RNNs are a type of NNs where connections between units form a directed graph along a sequence. This allows it to exhibit dynamic temporal behavior for a time sequence. Unlike feedforward neural networks, RNNs can use their internal state (memory) to process sequences of inputs. This makes them applicable to tasks such as unsegmented, connected handwriting recognition or speech recognition.

Recurrent networks are distinguished from feedforward networks by that feedback loop connected to their past decisions, ingesting their own outputs moment after moment as input. It is often said that recurrent networks have memory. Adding memory to neural networks has a purpose: There is information in the sequence itself, and recurrent nets use it to perform tasks that feedforward networks can’t.

That sequential information is preserved in the recurrent network’s hidden state, which manages to span many time steps as it cascades forward to affect the processing of each new example. It is finding correlations between events separated by many moments, and these correlations are called “long-term dependencies”. This is because an event downstream in time depends upon, and is a function of, one or more events that came before. One way to think about RNNs is this: they are a way to share weights over time.

“?” in Angular 5

As you an Angular component has a life cycle, much life us humans. In the beginning we are nothing, we do a bunch in the middle and then we die 🙂 However if you want to call a certain service in your “ngOnInit” to dump some values into a var that appears in your html, your going to have a bad time. Or at least angular is by throwing a lot of errors in your console, I mean it will still work.

To get rid of these errors all you have to do it the following add a “?” at the end of the end of the var that’s in the html, and ta-da errors gone. This works since the “?” tells Angular to chill out there will be a value you there “eventually”. Hmm… but why eventually you may ask ? Its because two functions before “ngOnInit” get called , the very first one being the constructor of the class and the second being the “ngOnChanges” method. So for the execution of the first two methods its asking “WTF where is this thing in the html in the .ts file ?”  which makes throw errors.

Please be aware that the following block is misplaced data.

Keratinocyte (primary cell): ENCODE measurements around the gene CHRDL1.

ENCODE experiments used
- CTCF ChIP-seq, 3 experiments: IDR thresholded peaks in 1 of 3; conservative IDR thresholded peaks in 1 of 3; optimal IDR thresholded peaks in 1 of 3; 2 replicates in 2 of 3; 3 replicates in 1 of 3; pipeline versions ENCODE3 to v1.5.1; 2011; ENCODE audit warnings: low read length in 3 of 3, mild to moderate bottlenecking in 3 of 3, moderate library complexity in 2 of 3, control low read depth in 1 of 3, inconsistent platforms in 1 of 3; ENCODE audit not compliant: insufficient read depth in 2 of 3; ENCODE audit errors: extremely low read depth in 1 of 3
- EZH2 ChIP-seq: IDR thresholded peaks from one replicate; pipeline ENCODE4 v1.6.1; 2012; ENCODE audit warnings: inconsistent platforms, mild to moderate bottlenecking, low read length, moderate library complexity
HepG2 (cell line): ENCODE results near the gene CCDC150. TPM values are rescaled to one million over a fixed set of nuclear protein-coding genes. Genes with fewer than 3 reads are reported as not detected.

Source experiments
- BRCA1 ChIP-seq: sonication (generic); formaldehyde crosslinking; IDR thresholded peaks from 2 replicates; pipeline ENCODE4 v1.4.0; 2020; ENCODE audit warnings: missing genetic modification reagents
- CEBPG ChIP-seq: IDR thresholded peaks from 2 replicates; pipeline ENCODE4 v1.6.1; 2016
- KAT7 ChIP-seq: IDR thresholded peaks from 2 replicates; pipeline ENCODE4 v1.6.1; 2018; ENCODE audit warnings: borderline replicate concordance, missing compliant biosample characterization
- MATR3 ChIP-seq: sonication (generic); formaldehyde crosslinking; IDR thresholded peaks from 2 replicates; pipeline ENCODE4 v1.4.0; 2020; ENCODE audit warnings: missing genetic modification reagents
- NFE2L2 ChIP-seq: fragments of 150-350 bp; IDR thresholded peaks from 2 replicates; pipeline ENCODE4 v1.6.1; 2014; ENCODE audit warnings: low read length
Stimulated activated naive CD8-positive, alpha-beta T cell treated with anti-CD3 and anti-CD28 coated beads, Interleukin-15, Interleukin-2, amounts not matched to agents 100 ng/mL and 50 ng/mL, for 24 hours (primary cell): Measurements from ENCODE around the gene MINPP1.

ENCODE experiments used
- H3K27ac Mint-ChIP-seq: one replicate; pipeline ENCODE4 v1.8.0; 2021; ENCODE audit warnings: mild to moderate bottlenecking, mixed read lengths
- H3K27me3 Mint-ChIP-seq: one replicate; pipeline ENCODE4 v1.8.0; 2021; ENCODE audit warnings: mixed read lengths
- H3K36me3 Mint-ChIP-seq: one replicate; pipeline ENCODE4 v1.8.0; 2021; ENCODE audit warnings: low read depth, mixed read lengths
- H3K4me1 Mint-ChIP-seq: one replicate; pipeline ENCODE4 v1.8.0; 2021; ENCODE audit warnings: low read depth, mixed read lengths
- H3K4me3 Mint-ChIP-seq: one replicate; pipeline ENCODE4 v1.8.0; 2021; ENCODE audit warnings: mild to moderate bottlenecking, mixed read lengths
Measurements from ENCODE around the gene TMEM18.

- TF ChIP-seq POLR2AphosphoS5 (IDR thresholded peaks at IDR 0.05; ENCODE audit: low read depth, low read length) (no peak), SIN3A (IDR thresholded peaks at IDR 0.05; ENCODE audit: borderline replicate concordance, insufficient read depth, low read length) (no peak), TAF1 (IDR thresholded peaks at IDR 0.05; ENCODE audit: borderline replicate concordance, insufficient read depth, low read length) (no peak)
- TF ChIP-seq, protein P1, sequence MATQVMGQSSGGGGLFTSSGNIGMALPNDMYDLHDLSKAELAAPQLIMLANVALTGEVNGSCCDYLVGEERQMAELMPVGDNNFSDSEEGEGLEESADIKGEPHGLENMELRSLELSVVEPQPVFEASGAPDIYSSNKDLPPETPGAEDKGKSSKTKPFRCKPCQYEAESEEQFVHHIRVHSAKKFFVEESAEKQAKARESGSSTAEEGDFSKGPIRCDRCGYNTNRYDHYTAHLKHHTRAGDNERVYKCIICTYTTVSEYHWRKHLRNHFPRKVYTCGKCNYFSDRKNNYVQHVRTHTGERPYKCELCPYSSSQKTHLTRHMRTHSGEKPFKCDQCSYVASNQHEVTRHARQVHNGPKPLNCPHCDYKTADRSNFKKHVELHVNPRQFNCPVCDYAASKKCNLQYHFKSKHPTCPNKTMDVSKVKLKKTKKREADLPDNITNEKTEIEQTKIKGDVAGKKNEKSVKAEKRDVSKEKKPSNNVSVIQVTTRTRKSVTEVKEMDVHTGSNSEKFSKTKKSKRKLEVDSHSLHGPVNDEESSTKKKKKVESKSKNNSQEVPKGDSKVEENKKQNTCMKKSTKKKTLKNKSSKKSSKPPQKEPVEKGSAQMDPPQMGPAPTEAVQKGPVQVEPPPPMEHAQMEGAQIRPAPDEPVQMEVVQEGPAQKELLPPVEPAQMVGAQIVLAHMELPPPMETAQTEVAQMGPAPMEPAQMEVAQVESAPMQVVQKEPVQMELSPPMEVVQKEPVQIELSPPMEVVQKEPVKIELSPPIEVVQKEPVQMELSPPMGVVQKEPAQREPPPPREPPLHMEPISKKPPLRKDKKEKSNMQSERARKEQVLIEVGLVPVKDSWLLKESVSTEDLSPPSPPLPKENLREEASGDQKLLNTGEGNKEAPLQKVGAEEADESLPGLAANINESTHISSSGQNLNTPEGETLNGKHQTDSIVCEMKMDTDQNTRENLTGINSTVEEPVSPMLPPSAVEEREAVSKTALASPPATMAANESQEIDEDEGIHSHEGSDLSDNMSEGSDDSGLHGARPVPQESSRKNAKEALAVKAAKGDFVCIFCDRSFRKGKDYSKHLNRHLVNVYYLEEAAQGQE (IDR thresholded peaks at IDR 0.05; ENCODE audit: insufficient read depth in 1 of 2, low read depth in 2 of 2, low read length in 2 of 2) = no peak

Project – The Knight

After taking a long hiatus from Unreal 4, cause I didn’t like blue prints (Unreal 4’s Visual Scripting Language) I preferred real programming (C++) . At which point there started to be a nice long 3 second compile time 😦

I switched to Blue Prints ! I bought my self a course and started going at it every day after work ( well … almost every day … West World doesn’t watch it’s self )  I made the final project in the course, plus some of my own additions (these additions mainly making the game look AAA, and adding UI) .

So this post is dedicated to saying “Hey look I made this cool thing 🙂 ! ” mostly by my self.

Its you basic point and click ARPG that only has one level, and uses alot of the Infinity Blade assets that Epic has given away for free. Here are some screen shots:

 

UPDATE: 2018-08-18:

I plan on adding a better AI to the game using Unreal’s Behavior Tree

Project – iPhone Door Bell

This is an app I made to integrate into another program that I also made. It uses Firebase to control a Raspberry Pie, such that you could ring a door bell from anywhere on the planet.

Here is a little of what the app looks like:

Screen Shot 2017-12-09 at 1.18.43 AM.png
Here is the story board
Screen Shot 2017-12-09 at 1.17.48 AM
Here is the login screen

 

You can find the repo for the iOS door bell here, the Android door bell here, and the program that runs on the Raspberry pie here.